OECS supports Caribbean Women in Green Innovation

| October 27, 2018

Thursday, October 25, 2018 — Thirty female entrepreneurs from the OECS had the opportunity to participate in the Caribbean Women in Business Green Innovation Bootcamp – an intense three-day workshop that provided participants with the skills needed to develop and launch an environmentally sustainable business. Grant funding was awarded to three teams with the most viable business idea and sustainable business model for a cleantech business solution.​

The Bootcamp, organised by the Caribbean Climate Innovation Center (CCIC) in partnership with the Caribbean Development Bank (CDB), the Organisation of Eastern Caribbean States (OECS) and the St. Lucia Coalition of Service Industries (SLCSI), was held in Saint Lucia from October 10 – 12, 2018 and targeted female entrepreneurs from the OECS involved in clean technology sectors such as: Sustainable Agribusiness, Water/waste management, Energy efficiency, Renewable Energy, Resource use efficiency, Sustainable Tourism, Sustainable Transportation and Water/ Waste Management Renewable Energy.

Participants were exposed to:
An Idea Generation Session;
Business Education;
Mentorship; and
A Pitch Competition with the possibility of Grant Funding.

Business Development Officer in the OECS Competitive Business Unit, Mr. Kwesi Roberts, commended the effort of the Caribbean Climate Innovation Center (CCIC) to support the development of a pipeline of innovative and sustainable cleantech start-ups owned or operated by female entrepreneurs in the OECS.

“The OECS Competitive Business Unit has a shared interest in accelerating the rate of start-ups in the region, especially in green tech innovation. We also have a strategic focus on strengthening the OECS entrepreneurship ecosystem for youth and female entrepreneurs.”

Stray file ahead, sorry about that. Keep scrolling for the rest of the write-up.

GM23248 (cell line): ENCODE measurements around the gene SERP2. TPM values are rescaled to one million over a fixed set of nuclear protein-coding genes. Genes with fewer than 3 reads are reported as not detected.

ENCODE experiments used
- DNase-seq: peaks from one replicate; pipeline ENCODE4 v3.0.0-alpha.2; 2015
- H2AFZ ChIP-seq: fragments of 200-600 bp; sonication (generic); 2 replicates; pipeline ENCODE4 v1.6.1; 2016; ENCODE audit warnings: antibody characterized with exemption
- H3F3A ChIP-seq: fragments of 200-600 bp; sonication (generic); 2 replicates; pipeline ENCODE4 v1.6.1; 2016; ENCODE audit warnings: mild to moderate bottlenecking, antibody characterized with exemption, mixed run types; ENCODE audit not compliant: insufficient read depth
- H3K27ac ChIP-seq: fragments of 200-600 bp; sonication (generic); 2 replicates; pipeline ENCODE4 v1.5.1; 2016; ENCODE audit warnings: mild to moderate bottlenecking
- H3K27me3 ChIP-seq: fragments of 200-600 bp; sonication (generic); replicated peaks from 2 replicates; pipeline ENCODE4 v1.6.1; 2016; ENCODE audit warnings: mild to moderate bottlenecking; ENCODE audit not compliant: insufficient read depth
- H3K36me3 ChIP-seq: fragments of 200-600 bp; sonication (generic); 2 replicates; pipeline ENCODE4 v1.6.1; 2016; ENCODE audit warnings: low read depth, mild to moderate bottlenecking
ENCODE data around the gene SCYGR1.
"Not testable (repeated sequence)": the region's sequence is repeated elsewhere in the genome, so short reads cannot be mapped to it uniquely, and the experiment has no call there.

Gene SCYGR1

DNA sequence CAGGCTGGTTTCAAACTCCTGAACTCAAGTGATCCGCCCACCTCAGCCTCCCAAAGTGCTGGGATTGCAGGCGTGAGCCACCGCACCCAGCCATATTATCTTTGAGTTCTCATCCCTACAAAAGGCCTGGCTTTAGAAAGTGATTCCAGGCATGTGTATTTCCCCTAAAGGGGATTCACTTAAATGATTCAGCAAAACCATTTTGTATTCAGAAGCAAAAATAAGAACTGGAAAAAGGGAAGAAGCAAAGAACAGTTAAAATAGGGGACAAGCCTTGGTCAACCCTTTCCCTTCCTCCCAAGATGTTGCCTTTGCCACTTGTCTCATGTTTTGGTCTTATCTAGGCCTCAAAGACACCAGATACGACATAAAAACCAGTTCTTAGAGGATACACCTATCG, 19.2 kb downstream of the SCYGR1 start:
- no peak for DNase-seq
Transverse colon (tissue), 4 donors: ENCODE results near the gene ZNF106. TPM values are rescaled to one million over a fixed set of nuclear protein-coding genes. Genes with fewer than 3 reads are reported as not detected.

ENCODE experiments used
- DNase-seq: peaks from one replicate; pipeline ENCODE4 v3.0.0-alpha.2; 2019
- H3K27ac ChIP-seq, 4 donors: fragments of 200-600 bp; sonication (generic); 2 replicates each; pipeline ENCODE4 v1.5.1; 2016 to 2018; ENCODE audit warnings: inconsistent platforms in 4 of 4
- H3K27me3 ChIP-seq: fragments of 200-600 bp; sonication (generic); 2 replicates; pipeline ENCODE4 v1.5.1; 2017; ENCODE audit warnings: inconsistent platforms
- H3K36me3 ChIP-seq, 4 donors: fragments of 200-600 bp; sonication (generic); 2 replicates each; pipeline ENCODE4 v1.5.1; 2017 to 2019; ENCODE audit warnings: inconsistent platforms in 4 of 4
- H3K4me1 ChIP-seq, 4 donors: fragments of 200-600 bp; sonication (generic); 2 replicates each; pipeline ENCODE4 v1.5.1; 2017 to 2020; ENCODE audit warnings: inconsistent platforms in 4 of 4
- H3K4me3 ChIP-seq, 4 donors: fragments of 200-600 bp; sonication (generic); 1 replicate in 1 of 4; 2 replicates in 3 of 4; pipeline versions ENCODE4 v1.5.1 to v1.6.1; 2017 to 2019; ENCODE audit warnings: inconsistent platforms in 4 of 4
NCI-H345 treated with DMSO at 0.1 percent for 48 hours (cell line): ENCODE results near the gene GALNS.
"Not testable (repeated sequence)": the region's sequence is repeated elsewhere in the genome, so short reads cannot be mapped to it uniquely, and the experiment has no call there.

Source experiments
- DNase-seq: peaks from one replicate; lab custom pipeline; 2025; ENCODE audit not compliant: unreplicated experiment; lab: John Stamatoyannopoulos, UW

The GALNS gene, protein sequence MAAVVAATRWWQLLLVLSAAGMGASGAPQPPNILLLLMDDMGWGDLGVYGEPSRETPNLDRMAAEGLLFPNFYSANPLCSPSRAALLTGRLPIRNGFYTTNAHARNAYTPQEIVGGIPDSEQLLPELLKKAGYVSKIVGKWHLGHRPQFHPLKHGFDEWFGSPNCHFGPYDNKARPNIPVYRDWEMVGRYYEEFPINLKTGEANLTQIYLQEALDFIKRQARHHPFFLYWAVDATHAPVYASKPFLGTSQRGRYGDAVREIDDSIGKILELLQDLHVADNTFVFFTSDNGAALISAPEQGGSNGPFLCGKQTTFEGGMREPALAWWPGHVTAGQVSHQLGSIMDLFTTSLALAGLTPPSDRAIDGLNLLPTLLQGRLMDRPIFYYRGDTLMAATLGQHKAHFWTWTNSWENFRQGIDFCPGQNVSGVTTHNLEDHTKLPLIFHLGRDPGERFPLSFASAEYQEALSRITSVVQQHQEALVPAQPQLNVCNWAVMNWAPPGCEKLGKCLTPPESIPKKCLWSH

“This opportunity to partner with CCIC on the Caribbean Women in Business Green Innovation Bootcamp was timely and is a step toward increasing the participation of women in this emerging green technology sector,” Roberts said.
Innovative ideas brought forward by the group of young entrepreneurs included the creation of an underground greenhouse, designed to withstand hurricanes and drought; the creation of an online platform to connect buyers and sellers of used items, encouraging creativity and reducing waste; the creation of a biogas plant, as an alternative green energy source; and the production of an organic farming supply, encouraging sustainable best practices.

Participants presented their ideas to a panel of judges and were required to defend their business model, the viability of the project and the need for the product in the regional market.

First place winners, the creators of Endzone – an online marketplace that allows the buying and selling of reusable, renewable and recyclable goods and services, said the workshop presented them with an opportunity to grow as entrepreneurs.

“We formed the group here at the workshop based on the skill sets that we needed to ensure that the project was successful. We learnt a lot about teamwork, spending many late nights pitching ideas and learning from one another. We were very pleased to emerge as winners.”

“Moving forward we plan to stay connected and try to get more funding to begin the project,” Members of the group said.
Following the workshop, all participants have an opportunity to advance to the CCIC Greentech Accelerator Programme over a 6-month period.

To date, the CCIC has completed 10 Bootcamps and Idea Generation Sessions within the Caribbean. Countries that have benefitted from these workshops include: Antigua & Barbuda, Barbados, Belize, Dominica, Grenada, Guyana, Jamaica, Saint Lucia, Trinidad & Tobago & Saint Vincent & the Grenadines.


Category: Culture & Society, Delia Dolor, Delia's Escapades

About the Author (Author Profile)

Delia Dolor is an all-round media professional. She produces and presents television, radio and live shows. She is also a public speaker, magazine and print editor.
Delia has been credited with creating a more intimate confessional form of media communication and to have influenced the way talk shows in the Caribbean can influence the lives of others.

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